I Love You Phillip Morris – “This really happened. It really did.” So read the subtitles at the beginning of I Love You Phillip Morris, informing the audience that the mind-boggling exploits of protagonist Steven Russell (Jim Carrey)—con man, embezzler, impersonator and frequent jail-breaker—are all true. But 15 minutes into the film, when the camera cuts away from Russell, a seemingly cheerful family man, dedicated Christian and potluck-frequenting police officer, to Russell euphorically sodomizing another man while chortling in voice-over, “I’m gay, gay, gay!” those subtitles take on new meaning. Forget the neutered “Will & Grace”. Forget the tortured Brokeback Mountain. This is a movie starring Hollywood heavies Carrey and Ewan McGregor (playing the love of Russell’s life, Phillip Morris) as unapologetic, unconflicted homosexuals who like to screw. This really happened. It really did. If neither Carrey nor the film is plausible in the more earnest moments, well, it’s the movie’s sexual politics, not its weaknesses, that will have everyone talking.—Willa Paskin

Kick-Ass – “How come nobody’s ever tried to be a superhero?” wonders Kick-Ass, and then spends two twisted and exhilarating hours answering: “Because it’s a bloody, dangerous, delusional occupation.” To break the monotony of high school mediocrity, Dave Lizewski (Aaron Johnson) turns to vigilantism, becoming the masked avenger of the film’s title. The problem is, Dave is Peter Parker without the IQ or the spider bite—the only ass getting kicked is his own. When Dave gets caught up in a war between some seriously skilled justice-seekers and a mob boss, we’re introduced to superheroes played by Nicolas Cage, Christopher Mintz-Plasse and, best of all, 12-year-old Chloe Moretz. As the pint-sized assassin Hit Girl, the foul-mouthed Moretz steals the movie from its lead and earns herself a spot in the superhero pantheon. The violence is visceral and real; the humor is R-rated. Needless to say, the movie kicks ass.—Ben Barna

The City of Your Final Destination – No one comes from a nuclear family anymore. The Gunds are no exception. Director James Ivory (Howard’s End, Le Divorce) follows aspiring biographer Omar (Omar Metwally) as he travels to a Uruguayan estancia to save his fledging academic career. Omar hopes to persuade the family of Jules Gund, a deceased and celebrated author, to give him permission to research the literary hero. The film follows the academic as he eases into the Gund family’s extraordinary, damaged lives. A talented cast—Laura Linney as the late writer’s wife, Charlotte Gainsbourg as his mistress and Anthony Hopkins as his brother—plays out a complex soap opera against an enchanting South American backdrop, rivaling the best Merchant- Ivory productions.—Eiseley Tauginas

The Thorn In The Heart – Michel Gondry’s latest, a documentary about his aunt Suzanne, a schoolteacher, never justifies its existence. Suzanne is a charming, lively, no-nonsense woman, but as Gondry takes her through places from her past, he never makes clear why hers is a story worth telling. The film’s meandering narrative torpedoes any chance of Suzanne’s mildly dramatic story appealing to a broader audience. Beautifully shot and gently dreamlike as it is, the movie is uncomfortably similar to a stranger’s home videos.—Michael Jordan

The Greatest – Like Ordinary People and Moonlight Mile before it, The Greatest is a small drama about a family coping with death. One irony of this particular genre is that it insists on the vast pain and messiness of grief, only to tidily resolve said grief before the closing credits. Pierce Brosnan and Susan Sarandon (who also starred in Moonlight) play the parents of an 18-year- old student (Aaron Johnson of Kick-Ass) who dies in a car accident shortly after losing his virginity to Rose (An Education’s lovely Carey Mulligan). A pregnant Rose arrives at the grief- stricken parents’ door, and, ultimately, healing ensues. The Greatest is memorable mostly due to Mulligan, Johnson and Johnny Simmons, who plays Johnson’s former burnout of a younger brother. Mulligan and Johnson, already two of Hollywood’s brightest rising stars, seem deservingly destined for long, impressive careers, but Simmons outshines them both. —W.P.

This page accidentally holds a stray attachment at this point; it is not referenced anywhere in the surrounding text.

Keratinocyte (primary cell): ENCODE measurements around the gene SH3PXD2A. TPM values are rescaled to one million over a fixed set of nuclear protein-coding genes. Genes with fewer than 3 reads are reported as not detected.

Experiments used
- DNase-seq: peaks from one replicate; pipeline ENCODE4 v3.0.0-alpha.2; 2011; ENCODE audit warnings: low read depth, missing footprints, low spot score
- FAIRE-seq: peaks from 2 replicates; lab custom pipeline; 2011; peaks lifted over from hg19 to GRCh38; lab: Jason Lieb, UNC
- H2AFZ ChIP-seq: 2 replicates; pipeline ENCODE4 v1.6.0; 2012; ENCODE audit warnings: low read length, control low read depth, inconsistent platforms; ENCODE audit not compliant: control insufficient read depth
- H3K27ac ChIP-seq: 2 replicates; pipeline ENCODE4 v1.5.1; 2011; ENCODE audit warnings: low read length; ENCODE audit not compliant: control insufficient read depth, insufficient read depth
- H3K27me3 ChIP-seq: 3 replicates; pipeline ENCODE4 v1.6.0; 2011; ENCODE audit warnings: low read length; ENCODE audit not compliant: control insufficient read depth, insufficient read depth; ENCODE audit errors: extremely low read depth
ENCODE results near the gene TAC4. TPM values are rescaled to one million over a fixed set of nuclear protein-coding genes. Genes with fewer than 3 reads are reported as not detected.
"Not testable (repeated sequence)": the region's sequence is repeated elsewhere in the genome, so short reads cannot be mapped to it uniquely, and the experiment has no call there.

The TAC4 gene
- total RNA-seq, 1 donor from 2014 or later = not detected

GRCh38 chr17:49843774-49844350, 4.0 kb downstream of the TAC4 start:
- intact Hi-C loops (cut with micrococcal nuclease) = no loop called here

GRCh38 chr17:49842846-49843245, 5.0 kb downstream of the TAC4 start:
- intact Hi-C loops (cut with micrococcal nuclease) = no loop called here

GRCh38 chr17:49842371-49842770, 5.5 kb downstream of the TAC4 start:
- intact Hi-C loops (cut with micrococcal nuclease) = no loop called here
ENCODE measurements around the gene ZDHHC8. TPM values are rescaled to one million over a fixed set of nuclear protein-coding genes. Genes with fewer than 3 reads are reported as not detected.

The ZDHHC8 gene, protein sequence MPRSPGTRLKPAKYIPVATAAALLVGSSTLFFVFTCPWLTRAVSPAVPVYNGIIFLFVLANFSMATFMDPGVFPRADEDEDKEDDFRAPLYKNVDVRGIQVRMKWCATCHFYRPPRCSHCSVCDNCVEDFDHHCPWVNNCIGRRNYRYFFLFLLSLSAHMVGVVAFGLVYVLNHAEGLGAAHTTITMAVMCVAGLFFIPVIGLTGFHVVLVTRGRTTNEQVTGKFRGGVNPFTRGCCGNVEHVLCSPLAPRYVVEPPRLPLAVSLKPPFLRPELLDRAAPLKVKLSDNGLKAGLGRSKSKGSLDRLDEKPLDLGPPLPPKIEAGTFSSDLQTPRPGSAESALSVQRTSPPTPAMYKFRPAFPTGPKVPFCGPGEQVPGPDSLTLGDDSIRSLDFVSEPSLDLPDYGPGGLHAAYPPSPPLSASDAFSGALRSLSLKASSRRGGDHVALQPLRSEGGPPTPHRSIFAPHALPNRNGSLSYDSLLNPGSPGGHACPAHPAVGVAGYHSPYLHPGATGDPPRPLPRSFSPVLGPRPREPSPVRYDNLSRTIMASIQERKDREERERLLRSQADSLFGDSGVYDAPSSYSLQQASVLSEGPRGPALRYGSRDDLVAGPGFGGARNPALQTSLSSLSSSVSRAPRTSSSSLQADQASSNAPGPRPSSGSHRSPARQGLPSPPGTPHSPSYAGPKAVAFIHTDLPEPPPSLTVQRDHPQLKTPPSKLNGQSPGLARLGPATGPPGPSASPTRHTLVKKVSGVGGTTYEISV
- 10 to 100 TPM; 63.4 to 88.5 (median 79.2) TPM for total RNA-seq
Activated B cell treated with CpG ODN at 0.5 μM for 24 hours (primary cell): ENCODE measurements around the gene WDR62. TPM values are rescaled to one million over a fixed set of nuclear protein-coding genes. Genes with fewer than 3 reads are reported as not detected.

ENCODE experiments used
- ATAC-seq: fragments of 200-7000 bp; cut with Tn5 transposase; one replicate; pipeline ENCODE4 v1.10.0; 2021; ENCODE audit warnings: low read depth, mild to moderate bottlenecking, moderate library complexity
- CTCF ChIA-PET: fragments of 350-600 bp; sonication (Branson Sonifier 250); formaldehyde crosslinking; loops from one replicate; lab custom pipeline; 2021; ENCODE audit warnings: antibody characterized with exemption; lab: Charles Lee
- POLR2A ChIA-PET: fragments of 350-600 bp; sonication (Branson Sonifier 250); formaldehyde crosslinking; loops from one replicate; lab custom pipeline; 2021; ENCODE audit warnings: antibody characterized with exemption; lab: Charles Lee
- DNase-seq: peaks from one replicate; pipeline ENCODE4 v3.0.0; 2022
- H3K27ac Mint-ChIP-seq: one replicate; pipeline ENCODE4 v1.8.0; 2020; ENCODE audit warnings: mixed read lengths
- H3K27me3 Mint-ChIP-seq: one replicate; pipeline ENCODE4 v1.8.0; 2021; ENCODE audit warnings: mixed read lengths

Sam Taylor-Wood Thinks She’s Still A YBA, Gets Knocked Up by Star of ‘Kick Ass’

The YBA (Young British Artist) movement was a loose moniker given to a group of rebellious conceptual artists who thrived in the 1990s. They reveled in creating shock-art for gallery patrons (see: Tracey Emin’s bed, Damien Hirst’s shark), incorporating into their visions sloppy confessions and evidence of all sorts of bodily functions. Twenty years have passed since these aesthetes with punk tendencies first made headlines with their aggressive, confrontational works of art. But don’t tell any of them, all pushing 40, that the YBA title no longer makes any sense– they’re all diddling pretty young things.

Damien Hirst, 45, was recently romantically linked to pop star Lily Allen, then 24. Meanwhile, Tracey Emin, 47, was, until recently, in a serious relationship with a war photographer named Scott Douglas, who is roughly 10 years her junior. Now, most shockingly, comes new that Sam Taylor-Wood is engaged to — and has been impregnated by — the 19-year-old star of Kick-Ass, Aaron Johnson, whom she recently directed in Nowhere Boy, a John Lennon biopic. She might wanna change the title to Nowhere Man at this point.

Johnson doesn’t mean much to American audiences just yet, but he will soon. The ultra-violent, big hearted Kick Ass is being drooled over by fanboys and, according to a few members of the BlackBook staff lucky enough to have seen the film, it deserves the hype. It should be interesting to see if being a baby-daddy with a wife 20 years his senior, even if she’s a sophisticated artiste, will put a crimp in Johnson’s walk to fame, or at least keep him out of the pages of Tiger Beat.